Indeed, in 2000, the Arter/Duff-prepared E95 sold at Bonhams auction in England, fetching approximately US$258,500. That amount was then a world record for a British motorcycle sold at auction, and it now resides in the Barber Vintage Motorsports Museum in Alabama.
A Career Stalled
Duff’s racing career took a turn in 1966 when she was testing a Yamaha at the Suzuka Circuit track in Japan. A spill left the racer severely injured with a broken pelvis. Surgeons installed a steel cup to replace a broken hip socket. Duff returned to GP racing the next year, but says of that time, “I was racing on adrenaline, and went back just to get it out of my system.”
By the end of 1967, Duff’s accomplishments included 47 Grands Prix. She stood in top-three finishes in half of those competitions. A short list of achievements includes a third-place finish in 1964 in the World Championship in the 350 Class riding a privately entered AJS 7R. In 1965, she won the 125 Dutch TT at Assen and the 250 cc Finnish GP at Imatra. For Duff, 1965 was a good year; she also had a second-place finish in the 250 cc World Championship aboard the Yamaha RD56. Furthermore, Duff was the first North American to win a motorcycle GP and the only Canadian ever to do so.
By1969, Duff had officially retired from racing. She went to work for Cycle World magazine testing new machines, but by 1972 was set up with a Yamaha dealership in Brampton, Ont.
A Life Change
“In 1967 in Canada, there were some 120,000 motorcycles sold,” Duff says. “In 1978, that number dropped to 22,000, and I had been predicting that crash in the industry. With that, I closed the doors and moved the specialty machine shop equipment into my basement at home and continued with cylinder-boring and crankshaft rebuilding work. But it was tiring for me, and ‘Michelle’ was really asserting herself in my life at that point.”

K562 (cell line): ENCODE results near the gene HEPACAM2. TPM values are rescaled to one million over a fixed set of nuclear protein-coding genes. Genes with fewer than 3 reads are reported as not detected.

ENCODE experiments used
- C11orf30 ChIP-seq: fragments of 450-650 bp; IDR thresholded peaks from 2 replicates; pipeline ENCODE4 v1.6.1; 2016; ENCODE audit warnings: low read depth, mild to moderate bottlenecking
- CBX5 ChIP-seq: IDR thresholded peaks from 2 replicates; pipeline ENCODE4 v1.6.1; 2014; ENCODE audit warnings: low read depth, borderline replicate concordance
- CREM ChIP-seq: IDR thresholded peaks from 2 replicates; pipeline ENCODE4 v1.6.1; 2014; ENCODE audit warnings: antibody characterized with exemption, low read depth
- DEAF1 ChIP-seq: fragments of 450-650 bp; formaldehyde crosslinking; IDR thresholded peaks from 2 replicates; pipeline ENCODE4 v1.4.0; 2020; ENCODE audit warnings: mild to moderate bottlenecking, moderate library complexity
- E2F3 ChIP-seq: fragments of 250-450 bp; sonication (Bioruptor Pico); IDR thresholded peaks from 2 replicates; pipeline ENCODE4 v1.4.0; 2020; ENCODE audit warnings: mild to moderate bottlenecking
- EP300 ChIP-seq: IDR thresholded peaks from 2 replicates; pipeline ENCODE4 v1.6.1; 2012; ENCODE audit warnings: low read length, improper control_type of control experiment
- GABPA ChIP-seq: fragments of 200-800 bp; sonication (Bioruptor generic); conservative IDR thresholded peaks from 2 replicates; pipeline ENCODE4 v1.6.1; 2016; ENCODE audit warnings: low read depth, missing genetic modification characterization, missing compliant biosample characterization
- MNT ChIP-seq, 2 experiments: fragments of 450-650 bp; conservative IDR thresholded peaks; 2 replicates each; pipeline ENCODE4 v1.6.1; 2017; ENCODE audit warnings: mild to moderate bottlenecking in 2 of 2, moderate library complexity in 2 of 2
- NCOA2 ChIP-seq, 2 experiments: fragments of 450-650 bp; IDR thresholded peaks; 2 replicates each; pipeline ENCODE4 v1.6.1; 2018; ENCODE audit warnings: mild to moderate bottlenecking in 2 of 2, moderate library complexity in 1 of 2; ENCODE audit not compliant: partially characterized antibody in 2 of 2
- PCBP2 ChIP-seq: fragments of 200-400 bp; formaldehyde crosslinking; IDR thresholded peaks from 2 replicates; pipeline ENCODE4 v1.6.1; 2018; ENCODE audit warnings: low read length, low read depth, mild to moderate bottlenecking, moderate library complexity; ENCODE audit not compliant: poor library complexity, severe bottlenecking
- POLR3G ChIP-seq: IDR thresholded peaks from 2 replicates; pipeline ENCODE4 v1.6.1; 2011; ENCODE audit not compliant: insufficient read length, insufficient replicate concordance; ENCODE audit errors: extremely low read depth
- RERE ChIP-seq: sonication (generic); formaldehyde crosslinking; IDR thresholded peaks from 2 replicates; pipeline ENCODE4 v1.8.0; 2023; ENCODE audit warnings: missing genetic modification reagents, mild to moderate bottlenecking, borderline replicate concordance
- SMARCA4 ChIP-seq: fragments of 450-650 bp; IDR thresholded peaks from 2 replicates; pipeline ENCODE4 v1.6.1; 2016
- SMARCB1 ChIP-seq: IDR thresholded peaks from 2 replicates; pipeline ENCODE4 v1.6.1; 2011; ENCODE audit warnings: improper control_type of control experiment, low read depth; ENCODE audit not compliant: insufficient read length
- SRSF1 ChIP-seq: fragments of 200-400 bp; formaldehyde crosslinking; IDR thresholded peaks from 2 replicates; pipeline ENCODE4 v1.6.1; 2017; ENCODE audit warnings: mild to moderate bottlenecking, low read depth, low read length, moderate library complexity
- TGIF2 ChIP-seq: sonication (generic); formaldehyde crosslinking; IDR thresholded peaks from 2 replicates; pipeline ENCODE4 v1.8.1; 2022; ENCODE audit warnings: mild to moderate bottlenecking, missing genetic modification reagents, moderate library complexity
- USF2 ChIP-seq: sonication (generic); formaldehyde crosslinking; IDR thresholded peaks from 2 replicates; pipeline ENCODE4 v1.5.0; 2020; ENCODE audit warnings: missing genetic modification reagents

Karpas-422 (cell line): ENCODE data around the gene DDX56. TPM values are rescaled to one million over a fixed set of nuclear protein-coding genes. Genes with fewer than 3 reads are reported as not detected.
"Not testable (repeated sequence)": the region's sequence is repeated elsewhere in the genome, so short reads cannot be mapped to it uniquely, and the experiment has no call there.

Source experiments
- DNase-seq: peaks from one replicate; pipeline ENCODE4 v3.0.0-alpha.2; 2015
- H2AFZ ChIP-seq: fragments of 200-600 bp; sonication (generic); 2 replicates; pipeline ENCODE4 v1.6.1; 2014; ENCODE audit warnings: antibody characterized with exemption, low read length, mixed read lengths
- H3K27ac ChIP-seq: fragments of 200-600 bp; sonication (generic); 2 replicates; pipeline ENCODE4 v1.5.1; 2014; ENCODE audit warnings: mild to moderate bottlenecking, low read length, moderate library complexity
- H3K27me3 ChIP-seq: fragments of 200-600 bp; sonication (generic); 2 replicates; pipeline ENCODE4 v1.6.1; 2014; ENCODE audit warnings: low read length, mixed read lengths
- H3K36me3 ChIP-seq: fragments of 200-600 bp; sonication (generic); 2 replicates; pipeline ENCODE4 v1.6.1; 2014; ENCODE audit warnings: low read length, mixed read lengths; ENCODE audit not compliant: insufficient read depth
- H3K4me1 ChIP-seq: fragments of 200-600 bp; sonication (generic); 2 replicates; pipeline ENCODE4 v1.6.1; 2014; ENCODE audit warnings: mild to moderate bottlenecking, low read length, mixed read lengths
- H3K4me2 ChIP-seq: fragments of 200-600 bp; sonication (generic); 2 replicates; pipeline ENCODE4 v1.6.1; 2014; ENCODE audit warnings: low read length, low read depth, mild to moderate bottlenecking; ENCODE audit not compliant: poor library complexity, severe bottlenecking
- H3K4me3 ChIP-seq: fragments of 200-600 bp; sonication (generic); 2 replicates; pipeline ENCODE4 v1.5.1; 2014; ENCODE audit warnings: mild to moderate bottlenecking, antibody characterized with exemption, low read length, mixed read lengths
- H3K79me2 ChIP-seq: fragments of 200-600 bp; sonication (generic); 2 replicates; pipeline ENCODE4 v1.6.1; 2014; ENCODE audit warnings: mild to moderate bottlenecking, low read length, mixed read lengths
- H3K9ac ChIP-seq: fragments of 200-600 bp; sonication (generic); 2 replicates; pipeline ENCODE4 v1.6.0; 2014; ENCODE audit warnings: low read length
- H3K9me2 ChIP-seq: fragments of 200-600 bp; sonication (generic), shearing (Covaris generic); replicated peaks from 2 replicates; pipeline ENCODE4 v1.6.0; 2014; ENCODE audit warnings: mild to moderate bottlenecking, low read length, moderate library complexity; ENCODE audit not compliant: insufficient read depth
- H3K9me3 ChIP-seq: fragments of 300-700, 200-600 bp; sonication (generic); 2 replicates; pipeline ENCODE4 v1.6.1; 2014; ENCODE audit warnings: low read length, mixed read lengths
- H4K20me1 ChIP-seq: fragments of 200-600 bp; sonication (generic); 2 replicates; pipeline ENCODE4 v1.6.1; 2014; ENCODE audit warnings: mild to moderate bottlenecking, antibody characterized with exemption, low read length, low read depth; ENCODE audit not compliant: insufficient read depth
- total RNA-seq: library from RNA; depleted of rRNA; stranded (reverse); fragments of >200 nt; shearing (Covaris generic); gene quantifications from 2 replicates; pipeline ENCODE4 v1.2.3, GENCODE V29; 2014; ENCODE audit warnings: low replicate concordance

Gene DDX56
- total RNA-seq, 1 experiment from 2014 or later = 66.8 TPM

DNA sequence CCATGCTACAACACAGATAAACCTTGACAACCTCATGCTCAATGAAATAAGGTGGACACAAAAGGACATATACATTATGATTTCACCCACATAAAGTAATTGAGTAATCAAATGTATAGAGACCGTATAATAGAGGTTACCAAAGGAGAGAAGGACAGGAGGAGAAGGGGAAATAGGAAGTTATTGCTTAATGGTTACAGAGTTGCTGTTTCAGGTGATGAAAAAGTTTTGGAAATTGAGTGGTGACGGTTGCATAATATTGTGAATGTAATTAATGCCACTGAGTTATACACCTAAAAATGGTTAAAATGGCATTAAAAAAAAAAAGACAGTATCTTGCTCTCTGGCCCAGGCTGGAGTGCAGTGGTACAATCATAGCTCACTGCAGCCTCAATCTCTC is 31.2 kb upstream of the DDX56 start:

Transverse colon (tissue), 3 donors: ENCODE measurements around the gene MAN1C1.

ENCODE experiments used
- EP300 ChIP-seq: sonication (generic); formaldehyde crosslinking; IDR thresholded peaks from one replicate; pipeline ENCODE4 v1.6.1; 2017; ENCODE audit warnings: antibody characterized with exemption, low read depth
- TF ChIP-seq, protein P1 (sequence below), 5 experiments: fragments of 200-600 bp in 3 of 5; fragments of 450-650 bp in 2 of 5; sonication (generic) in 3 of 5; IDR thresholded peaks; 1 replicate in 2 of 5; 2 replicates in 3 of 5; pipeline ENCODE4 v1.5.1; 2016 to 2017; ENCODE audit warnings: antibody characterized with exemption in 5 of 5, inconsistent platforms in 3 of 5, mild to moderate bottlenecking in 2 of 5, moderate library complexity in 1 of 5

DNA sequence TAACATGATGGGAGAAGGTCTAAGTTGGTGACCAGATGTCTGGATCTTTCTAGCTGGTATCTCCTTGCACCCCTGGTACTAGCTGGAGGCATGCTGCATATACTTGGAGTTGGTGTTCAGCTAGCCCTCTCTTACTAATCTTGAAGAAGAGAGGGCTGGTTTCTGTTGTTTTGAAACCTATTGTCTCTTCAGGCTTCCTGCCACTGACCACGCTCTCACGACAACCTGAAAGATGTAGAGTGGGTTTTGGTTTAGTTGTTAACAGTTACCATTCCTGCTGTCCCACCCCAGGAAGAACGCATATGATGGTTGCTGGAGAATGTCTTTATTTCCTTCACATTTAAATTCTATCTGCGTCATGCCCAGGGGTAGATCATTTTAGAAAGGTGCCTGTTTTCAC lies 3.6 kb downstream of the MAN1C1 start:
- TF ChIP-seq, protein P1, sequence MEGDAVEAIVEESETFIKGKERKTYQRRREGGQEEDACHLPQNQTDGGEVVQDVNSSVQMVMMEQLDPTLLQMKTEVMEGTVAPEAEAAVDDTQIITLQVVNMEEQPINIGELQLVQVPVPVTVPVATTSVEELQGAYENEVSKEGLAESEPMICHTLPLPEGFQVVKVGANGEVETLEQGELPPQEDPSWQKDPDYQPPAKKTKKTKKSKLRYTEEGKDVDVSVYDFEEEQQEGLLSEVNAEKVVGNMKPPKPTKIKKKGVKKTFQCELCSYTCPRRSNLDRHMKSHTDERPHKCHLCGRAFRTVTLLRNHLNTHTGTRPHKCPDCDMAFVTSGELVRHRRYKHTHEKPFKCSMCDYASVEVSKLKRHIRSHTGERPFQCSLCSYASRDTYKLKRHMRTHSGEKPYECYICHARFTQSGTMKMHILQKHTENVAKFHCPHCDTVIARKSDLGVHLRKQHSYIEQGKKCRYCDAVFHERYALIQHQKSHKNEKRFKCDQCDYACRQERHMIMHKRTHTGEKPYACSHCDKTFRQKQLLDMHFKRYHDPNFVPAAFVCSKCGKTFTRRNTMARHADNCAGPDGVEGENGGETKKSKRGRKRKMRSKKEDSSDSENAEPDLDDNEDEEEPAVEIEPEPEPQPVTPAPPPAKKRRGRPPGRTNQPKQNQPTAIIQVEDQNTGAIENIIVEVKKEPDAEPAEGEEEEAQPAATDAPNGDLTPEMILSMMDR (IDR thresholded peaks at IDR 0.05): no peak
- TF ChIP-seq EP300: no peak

That’s when Duff, in 1984, set up housekeeping as a woman, and Mike soon thereafter became Michelle.
Duff dropped motorcycles altogether from 1984 to 1990, but a chance encounter at a motorcycle rally near Haliburton and Muskoka saw her back on a machine, and enjoying every minute of it. In 1991, she bought a Yamaha FZR 600.
“I fell in love with it, and it has 130,000 km on it now,” Duff says.
Back on the Track
Duff returned to the European circuits in 1998, when Ferry Brouwer, then managing director of Arai Helmet Europe, invited her over to attend the Centennial Classic TT and ride a lap of honour aboard a specially prepared Yamaha RD56 250. Several more of these kinds of events followed, but a tumble in 2008 left Duff with a serious head injury.
“My doctors advised me not to hit my head again, and it seemed prudent advice,” she says. Duff will still ride, but the Yamaha FZR 600 is currently laid up. “The heads and the barrels should come off for inspection and the crank also checked, but I’m not set up to attempt that work right now.”
Canadian Hall of Fame
Happily writing and self-publishing books and taking nature photographs, Duff says she thinks about her racing events and motorcycles on a daily basis, “often remembering things I hadn’t thought about for a long time.” She adds, “I have great memories and believe those years in the 1960s were the best time to ever be active in GP racing.”
A legend in her own time, Duff was inducted into the Canadian Motorcycle Hall of Fame in 2007 for her years of racing against greats such as Mike Hailwood, Giacomo Agostini, Jim Redman, Phil Read and Bill Ivy. She has certainly led a life of motorcycling distinction, and it all began with stolen rides on her brother’s BSA.
Duff’s personal story and racing history is incredibly well documented in her self-published book Make Haste Slowly: The Mike Duff Story. First published in 1999, a second edition was released in 2011. Well worth the $24.95 investment, copies are still available from the Motorcycle Mojo online bookstore.
In Canada, for a book to be considered a bestseller, some 5,000 copies need to be sold. Duff’s first edition sold 3,000 copies, and the second edition a little less – but, given the genre of motorcycle writing, we figure she can add bestselling author to her long list of accomplishments.